In June 2013, I was one of 25 students out of 600+ eligible scholars at Stanford University nominated for the prestigious Boothe Prize for Writing Award.
I was selected for a 37-page Research Paper that I had written for a course entitled, "The Writing and Rhetoric of Social Networking."
Anonymous Online Interactions: No Filters, No Accountability
Breaking the Chains of Society's Expectations and Embarking on the Path to Self-Discovery
When we interact anonymously online, we take the mask, and we tell the truth. Anonymity severs the ties between our identities and our behavior and eliminates our accountability, giving us both the courage and the capacity to abandon society's expectations and engage in unfiltered self-expression. However, depending on the ways in which we handle this social liberation, our resulting behavior holds the potential to trigger both positive and negative consequences. For example, the anonymous exchange of material on social networking sites such as Reddit often fosters interactive, diverse discussions and debates that provide us with helpful information. Similarly, interacting on anonymous advice bulletin boards allows us to easily and comfortably seek support and help others in online communities. In contrast, interacting on anonymous online forums such as Formspring.me can dehumanize us, render us victims of cyber-bullying, and deteriorate our self-esteem. Using anonymous social networking sites such as ChatRoulette and Omegle can similarly be categorized as dangerous and risky behavior, given these sites' overtly sexual and explicit nature. Thus, the freedom of anonymity sometimes empowers us to be positively honest and open in our online interactions but other times permits us to engage in socially unacceptable and morally corrupt behavior. No matter how dichotomously "welL" or "poorly" we behave, however, our anonymous online interactions perpetually fall under the umbrella of truth and honesty.
Since anonymity allows us to behave freely and naturally, as if “no one is looking,” our anonymous online interactions reveal our organic emotions and desires and our true characters. In turn, our unfiltered behavior ultimately serves as a greater reflection of human nature. Going from Plato to Foucault, this research-based argument paper analyzes the many complex social constructs and theories that underlie human behavior, such as accountability, social cognition, self-identification, reputational management, morality, rebellion, and sexual desire, to prove the intrinsic links between anonymous online interactions and human nature.
Defining Anonymity and Accountability
Anonymity, in its most basic definition, implies secrecy of identity. However, given advanced technology’s saturation of modern-day society, we can achieve a range of varying degrees of anonymity during our interactions online, contingent upon the amount of personal information we choose to share. These varying degrees compose two primary areas of self-representation: factual and visual. Factual data ranges to include our name, gender, ethnicity, religious affiliation, sexual orientation, age and date of birth, location of residence, relationship status, and more. Within the category of our name, we also face the options of identifying ourselves with a false username, pseudonym, semi-accurate username, or entirely accurate full name. Visual information refers to any pictures we post online as representative of ourselves, though these pictures may be misidentified, unidentifiable, or of intentionally lower or higher quality. Based on these two categories of visual and factual information, we achieve the highest degree of self-identification when we provide both an accurate, full name and an identifiable self-portrait. Thus, for the purposes of this paper, I will define anonymity as any form of online self-identification that includes neither an accurate, full name nor an identifiable self-portrait. While other pieces of information or cues may be provided about a given person online, such as his or her gender or state of residence, I will still label him or her as anonymous until either of the two aforementioned standards for self-representation is met.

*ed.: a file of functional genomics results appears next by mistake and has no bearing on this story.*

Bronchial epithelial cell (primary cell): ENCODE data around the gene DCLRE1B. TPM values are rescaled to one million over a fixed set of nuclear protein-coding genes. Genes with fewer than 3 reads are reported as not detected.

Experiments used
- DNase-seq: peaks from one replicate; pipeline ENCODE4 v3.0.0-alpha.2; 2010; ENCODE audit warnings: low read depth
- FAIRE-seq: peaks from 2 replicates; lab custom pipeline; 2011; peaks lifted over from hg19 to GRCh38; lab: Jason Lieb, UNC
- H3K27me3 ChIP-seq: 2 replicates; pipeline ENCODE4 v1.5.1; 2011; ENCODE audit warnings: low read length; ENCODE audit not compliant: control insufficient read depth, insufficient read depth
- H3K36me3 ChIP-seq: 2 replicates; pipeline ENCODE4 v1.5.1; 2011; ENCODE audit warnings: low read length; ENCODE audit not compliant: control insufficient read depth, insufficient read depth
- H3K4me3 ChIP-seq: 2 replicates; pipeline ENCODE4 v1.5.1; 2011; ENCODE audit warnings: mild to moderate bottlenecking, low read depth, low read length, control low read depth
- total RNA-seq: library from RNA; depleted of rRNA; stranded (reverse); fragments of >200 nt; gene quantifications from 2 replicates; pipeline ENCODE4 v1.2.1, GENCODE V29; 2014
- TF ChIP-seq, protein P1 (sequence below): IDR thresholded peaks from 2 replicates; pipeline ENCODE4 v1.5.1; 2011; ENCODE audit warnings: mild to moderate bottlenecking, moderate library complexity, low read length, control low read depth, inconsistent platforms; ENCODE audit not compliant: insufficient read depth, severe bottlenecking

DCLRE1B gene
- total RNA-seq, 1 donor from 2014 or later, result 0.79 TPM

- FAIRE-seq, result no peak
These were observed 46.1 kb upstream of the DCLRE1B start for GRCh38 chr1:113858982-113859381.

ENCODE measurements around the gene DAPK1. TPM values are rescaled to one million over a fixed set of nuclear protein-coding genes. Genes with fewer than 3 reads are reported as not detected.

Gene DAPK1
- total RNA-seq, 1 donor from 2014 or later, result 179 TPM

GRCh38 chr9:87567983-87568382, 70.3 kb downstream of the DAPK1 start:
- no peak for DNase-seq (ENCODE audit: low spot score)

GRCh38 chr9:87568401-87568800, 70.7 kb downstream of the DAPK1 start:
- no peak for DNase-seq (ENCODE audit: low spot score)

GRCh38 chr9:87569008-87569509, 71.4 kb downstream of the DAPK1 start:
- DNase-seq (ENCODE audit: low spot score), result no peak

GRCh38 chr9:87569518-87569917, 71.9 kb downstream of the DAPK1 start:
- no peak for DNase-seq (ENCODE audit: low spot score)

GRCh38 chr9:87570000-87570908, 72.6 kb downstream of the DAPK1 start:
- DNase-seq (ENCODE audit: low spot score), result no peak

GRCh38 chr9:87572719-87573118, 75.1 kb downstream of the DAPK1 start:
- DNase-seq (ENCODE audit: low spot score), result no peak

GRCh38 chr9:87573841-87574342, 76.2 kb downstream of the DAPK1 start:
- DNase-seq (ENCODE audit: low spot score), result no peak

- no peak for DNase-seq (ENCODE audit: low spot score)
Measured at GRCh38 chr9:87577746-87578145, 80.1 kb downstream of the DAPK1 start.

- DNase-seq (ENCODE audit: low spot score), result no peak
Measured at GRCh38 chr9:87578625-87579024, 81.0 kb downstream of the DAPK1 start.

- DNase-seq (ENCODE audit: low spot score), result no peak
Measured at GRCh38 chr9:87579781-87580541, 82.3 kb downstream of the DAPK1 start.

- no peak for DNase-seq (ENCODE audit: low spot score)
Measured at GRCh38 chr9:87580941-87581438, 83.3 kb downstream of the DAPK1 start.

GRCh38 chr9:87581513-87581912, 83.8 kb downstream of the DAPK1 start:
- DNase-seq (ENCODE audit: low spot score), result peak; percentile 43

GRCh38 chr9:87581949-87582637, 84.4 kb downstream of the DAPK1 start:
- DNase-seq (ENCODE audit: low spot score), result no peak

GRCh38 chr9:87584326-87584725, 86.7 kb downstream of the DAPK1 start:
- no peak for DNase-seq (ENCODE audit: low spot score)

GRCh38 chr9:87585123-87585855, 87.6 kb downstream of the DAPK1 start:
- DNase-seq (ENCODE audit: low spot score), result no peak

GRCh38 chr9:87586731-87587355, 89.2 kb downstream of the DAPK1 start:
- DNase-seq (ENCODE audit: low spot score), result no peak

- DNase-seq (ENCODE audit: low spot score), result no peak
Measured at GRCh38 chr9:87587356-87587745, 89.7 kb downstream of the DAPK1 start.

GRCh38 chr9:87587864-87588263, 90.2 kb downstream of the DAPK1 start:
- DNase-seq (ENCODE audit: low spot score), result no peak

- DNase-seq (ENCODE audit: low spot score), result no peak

Anonymity, by preventing us from being directly linked to or held responsible for our actions, literally strips us of our accountability. Viewed through a historical and cultural lens, accountability represents a fundamental concept in social science first termed by Greek philosophers, such as Plato, Aristotle, and Zeno, around 430 BC. While the most basic definition of accountability reads as “answerability, blameworthiness, liability, and the expectation of account-giving,”  we divide that definition today into three major types: political, ethical, and administrative…..